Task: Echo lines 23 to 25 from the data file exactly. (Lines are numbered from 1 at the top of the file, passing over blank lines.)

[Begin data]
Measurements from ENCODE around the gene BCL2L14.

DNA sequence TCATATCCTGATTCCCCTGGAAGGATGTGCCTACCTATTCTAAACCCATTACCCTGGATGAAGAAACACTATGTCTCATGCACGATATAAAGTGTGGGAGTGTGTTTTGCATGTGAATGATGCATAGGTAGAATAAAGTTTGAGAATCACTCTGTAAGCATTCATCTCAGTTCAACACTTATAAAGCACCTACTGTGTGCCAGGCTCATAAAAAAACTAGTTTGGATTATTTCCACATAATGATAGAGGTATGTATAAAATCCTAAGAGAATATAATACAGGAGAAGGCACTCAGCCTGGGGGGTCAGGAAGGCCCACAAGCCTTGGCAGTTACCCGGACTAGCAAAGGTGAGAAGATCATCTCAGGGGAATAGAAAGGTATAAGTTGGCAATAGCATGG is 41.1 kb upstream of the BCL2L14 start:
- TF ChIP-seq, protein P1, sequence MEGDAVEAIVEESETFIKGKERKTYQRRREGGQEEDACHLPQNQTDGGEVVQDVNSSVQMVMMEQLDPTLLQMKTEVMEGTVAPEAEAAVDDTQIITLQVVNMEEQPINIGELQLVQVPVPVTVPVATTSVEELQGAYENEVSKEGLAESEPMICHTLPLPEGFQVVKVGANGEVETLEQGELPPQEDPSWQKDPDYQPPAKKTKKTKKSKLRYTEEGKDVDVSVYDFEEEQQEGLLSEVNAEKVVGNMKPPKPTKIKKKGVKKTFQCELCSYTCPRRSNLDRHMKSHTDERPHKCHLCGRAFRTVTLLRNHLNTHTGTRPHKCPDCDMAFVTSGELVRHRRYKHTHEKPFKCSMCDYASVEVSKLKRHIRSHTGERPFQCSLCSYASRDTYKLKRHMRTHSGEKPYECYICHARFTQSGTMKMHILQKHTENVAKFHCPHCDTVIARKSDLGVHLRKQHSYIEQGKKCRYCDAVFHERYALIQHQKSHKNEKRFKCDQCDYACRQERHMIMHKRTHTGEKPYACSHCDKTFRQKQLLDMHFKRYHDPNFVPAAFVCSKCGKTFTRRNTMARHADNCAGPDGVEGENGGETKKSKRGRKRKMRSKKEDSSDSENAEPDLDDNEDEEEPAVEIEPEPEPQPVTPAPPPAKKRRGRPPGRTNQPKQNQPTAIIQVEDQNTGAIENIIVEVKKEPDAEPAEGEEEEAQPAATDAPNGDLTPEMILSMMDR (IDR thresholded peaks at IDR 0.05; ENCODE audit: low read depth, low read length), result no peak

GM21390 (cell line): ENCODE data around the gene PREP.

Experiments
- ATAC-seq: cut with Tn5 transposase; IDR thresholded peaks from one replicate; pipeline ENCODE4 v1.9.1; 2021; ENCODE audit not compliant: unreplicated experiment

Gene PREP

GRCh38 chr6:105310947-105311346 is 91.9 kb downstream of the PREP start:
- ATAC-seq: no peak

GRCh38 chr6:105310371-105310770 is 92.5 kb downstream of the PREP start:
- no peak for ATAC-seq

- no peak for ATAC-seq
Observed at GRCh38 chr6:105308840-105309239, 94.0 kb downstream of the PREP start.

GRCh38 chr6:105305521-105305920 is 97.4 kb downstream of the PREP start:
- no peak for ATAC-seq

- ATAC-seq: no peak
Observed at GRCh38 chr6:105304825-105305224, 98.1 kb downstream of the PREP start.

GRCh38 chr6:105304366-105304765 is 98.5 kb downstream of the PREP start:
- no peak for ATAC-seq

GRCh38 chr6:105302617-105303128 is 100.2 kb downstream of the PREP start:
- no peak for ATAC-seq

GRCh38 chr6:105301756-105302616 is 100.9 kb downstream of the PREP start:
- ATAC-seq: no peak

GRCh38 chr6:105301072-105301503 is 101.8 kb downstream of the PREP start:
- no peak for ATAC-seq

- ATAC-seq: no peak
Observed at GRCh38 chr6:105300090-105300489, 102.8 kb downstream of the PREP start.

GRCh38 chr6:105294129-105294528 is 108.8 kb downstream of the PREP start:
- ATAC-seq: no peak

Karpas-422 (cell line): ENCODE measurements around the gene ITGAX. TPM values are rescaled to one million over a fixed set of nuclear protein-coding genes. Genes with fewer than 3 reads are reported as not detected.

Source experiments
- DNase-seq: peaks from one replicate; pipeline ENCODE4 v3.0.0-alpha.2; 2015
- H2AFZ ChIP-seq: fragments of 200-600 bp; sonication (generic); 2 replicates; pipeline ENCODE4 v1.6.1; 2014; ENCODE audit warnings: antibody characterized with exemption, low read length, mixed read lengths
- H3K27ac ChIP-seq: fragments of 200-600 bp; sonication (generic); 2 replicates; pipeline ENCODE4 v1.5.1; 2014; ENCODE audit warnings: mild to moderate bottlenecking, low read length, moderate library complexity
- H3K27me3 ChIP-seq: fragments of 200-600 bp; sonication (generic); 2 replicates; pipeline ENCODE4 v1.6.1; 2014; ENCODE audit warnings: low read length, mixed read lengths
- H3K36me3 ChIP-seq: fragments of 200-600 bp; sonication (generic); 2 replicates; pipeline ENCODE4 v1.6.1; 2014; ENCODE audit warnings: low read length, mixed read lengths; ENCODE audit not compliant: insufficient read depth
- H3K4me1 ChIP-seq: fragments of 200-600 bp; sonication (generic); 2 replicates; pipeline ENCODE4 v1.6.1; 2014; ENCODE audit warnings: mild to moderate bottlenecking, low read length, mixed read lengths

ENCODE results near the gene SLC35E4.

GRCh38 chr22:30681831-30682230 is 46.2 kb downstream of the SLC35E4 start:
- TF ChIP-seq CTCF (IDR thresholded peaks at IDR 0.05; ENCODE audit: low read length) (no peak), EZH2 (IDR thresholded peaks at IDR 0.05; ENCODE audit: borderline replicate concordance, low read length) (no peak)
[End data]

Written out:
- ATAC-seq: no peak

GRCh38 chr6:105301072-105301503 is 101.8 kb downstream of the PREP start:
- no peak for ATAC-seq